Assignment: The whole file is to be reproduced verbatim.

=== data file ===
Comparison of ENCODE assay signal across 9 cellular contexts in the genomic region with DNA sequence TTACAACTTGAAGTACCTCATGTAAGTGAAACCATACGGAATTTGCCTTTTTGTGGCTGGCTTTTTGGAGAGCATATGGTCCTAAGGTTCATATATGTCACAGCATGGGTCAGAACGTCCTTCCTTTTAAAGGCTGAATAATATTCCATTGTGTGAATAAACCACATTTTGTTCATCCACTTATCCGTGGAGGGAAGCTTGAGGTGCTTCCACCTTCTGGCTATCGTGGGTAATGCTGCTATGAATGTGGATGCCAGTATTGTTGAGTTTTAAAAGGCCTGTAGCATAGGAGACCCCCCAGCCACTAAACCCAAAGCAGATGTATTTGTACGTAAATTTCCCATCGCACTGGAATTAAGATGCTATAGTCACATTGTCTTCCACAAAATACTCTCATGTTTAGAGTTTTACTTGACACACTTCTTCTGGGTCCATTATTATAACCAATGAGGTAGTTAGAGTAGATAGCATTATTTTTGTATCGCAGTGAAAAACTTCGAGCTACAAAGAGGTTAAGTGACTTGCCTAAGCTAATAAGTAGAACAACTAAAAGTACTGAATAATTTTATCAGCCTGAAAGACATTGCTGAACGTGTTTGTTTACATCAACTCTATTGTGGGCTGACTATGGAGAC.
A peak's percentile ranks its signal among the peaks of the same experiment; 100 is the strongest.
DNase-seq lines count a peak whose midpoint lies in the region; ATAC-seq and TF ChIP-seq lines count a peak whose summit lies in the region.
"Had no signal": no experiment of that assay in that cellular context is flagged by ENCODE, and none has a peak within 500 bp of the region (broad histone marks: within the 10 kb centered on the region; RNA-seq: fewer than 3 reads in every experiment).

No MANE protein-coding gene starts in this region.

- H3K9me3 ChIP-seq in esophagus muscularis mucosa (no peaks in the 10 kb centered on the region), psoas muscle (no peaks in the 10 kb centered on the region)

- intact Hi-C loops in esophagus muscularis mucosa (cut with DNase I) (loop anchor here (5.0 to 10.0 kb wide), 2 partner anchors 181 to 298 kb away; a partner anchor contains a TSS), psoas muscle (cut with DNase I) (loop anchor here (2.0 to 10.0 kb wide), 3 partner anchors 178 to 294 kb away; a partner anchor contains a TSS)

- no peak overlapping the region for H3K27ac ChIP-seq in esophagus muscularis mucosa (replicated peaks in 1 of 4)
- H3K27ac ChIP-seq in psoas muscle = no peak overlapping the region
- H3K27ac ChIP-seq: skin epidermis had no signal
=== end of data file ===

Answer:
Comparison of ENCODE assay signal across 9 cellular contexts in the genomic region with DNA sequence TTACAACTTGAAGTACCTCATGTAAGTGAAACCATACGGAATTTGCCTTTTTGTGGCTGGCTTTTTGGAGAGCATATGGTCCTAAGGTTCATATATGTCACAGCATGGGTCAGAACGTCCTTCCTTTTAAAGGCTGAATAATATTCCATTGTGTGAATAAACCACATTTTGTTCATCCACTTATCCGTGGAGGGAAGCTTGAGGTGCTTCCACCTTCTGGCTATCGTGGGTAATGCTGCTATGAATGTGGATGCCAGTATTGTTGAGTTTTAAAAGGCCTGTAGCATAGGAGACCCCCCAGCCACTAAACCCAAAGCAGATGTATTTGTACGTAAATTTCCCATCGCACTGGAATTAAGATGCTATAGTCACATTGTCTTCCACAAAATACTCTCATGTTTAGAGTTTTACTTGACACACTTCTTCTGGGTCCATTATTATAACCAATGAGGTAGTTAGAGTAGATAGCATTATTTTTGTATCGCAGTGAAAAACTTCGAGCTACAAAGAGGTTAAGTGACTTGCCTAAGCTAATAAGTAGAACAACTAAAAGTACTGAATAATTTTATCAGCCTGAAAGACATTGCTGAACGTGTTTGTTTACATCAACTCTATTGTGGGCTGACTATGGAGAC.
A peak's percentile ranks its signal among the peaks of the same experiment; 100 is the strongest.
DNase-seq lines count a peak whose midpoint lies in the region; ATAC-seq and TF ChIP-seq lines count a peak whose summit lies in the region.
"Had no signal": no experiment of that assay in that cellular context is flagged by ENCODE, and none has a peak within 500 bp of the region (broad histone marks: within the 10 kb centered on the region; RNA-seq: fewer than 3 reads in every experiment).

No MANE protein-coding gene starts in this region.

- H3K9me3 ChIP-seq in esophagus muscularis mucosa (no peaks in the 10 kb centered on the region), psoas muscle (no peaks in the 10 kb centered on the region)

- intact Hi-C loops in esophagus muscularis mucosa (cut with DNase I) (loop anchor here (5.0 to 10.0 kb wide), 2 partner anchors 181 to 298 kb away; a partner anchor contains a TSS), psoas muscle (cut with DNase I) (loop anchor here (2.0 to 10.0 kb wide), 3 partner anchors 178 to 294 kb away; a partner anchor contains a TSS)

- no peak overlapping the region for H3K27ac ChIP-seq in esophagus muscularis mucosa (replicated peaks in 1 of 4)
- H3K27ac ChIP-seq in psoas muscle = no peak overlapping the region
- H3K27ac ChIP-seq: skin epidermis had no signal